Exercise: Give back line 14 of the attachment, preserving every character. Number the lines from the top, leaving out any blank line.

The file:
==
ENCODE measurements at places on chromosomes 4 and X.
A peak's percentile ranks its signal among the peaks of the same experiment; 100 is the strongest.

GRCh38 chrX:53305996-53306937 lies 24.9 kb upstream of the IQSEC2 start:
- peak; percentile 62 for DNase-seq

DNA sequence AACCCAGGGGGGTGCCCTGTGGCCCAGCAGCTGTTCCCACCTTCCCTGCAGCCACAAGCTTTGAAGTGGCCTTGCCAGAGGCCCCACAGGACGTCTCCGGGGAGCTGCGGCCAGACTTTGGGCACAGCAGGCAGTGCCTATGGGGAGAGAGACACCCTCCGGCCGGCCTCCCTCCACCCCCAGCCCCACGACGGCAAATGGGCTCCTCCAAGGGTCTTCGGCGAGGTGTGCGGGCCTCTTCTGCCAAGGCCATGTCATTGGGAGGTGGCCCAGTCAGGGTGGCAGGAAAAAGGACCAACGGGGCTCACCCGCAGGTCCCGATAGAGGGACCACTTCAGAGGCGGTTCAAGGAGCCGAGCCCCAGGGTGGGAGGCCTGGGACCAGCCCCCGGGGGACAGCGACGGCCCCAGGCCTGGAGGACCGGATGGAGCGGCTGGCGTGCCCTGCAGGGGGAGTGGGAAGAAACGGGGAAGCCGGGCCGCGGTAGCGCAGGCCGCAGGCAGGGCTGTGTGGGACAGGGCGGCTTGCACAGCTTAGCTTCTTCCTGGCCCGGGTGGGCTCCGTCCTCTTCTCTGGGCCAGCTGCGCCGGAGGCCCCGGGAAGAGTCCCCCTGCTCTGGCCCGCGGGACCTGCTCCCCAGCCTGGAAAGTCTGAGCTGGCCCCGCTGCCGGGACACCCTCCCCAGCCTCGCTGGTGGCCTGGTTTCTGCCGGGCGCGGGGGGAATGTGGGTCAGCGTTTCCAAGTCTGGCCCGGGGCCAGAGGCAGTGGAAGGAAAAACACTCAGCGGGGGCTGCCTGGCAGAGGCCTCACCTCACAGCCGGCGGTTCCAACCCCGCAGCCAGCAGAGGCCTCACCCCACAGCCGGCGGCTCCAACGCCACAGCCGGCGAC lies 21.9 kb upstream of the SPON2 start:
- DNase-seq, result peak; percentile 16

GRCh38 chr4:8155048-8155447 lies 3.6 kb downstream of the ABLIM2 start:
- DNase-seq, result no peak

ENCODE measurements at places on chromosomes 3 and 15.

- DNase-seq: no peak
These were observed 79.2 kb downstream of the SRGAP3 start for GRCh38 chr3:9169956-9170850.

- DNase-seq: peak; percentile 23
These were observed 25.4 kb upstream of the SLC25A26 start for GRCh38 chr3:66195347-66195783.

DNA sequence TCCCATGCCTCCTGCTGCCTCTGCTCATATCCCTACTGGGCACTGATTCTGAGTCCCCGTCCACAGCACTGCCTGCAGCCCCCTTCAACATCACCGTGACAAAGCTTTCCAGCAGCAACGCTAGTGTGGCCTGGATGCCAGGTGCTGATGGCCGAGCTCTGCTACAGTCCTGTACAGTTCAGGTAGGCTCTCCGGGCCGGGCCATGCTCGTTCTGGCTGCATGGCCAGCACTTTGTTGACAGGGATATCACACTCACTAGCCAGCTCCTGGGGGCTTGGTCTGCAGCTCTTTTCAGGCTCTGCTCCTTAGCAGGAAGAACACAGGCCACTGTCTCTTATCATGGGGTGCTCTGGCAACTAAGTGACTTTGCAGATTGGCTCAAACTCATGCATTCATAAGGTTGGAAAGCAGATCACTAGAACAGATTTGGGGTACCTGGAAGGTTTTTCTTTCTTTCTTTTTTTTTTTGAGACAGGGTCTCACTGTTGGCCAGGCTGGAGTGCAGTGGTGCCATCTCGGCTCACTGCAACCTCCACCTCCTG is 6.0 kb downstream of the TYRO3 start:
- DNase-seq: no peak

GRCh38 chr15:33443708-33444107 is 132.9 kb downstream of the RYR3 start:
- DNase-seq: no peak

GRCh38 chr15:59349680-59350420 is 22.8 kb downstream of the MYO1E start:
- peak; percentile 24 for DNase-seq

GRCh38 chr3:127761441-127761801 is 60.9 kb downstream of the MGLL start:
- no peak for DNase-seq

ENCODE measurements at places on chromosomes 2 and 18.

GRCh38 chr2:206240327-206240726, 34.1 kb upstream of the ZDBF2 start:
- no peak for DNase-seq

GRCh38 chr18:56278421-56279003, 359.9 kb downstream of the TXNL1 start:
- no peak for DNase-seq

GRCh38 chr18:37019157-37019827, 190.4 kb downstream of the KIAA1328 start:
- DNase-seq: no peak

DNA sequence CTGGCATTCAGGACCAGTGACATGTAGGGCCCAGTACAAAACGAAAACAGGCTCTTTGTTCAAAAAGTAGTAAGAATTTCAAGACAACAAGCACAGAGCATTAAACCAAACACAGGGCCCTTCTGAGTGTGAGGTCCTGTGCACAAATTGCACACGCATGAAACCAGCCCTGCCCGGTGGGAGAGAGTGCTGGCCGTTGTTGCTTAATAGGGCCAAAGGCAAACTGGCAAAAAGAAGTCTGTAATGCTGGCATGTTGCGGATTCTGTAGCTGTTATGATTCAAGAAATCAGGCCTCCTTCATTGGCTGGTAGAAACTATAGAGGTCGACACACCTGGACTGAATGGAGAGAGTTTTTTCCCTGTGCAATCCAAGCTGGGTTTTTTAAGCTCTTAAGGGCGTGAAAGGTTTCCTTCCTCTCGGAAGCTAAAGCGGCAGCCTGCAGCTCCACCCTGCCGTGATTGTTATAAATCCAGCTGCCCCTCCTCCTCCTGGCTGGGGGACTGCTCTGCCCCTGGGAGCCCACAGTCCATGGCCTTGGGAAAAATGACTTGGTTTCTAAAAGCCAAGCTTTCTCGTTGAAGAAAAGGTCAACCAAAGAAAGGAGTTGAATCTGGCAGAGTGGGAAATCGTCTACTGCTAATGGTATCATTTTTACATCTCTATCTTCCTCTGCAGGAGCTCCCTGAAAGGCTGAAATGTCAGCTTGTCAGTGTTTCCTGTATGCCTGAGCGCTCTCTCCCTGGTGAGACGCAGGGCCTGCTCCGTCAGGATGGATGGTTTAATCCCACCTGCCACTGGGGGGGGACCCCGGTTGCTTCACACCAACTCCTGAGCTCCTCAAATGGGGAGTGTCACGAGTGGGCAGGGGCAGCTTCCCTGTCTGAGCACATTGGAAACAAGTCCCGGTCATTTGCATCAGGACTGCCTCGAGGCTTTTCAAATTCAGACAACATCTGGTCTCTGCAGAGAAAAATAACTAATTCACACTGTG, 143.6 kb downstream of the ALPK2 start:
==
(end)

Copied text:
DNA sequence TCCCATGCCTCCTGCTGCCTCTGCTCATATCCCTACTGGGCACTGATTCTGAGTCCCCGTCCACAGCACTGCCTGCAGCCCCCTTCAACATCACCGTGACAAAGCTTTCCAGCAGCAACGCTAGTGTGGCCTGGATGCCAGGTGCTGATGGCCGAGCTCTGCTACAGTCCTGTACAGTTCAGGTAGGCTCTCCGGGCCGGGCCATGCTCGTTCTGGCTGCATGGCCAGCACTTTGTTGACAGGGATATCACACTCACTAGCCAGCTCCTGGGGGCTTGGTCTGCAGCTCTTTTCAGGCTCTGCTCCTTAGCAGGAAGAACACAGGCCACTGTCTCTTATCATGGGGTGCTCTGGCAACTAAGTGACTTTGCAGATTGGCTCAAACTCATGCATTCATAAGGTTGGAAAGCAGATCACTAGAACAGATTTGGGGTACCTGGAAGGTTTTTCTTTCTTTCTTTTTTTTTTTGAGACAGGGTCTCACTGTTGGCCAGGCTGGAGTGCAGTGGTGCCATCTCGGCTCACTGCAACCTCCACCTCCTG is 6.0 kb downstream of the TYRO3 start: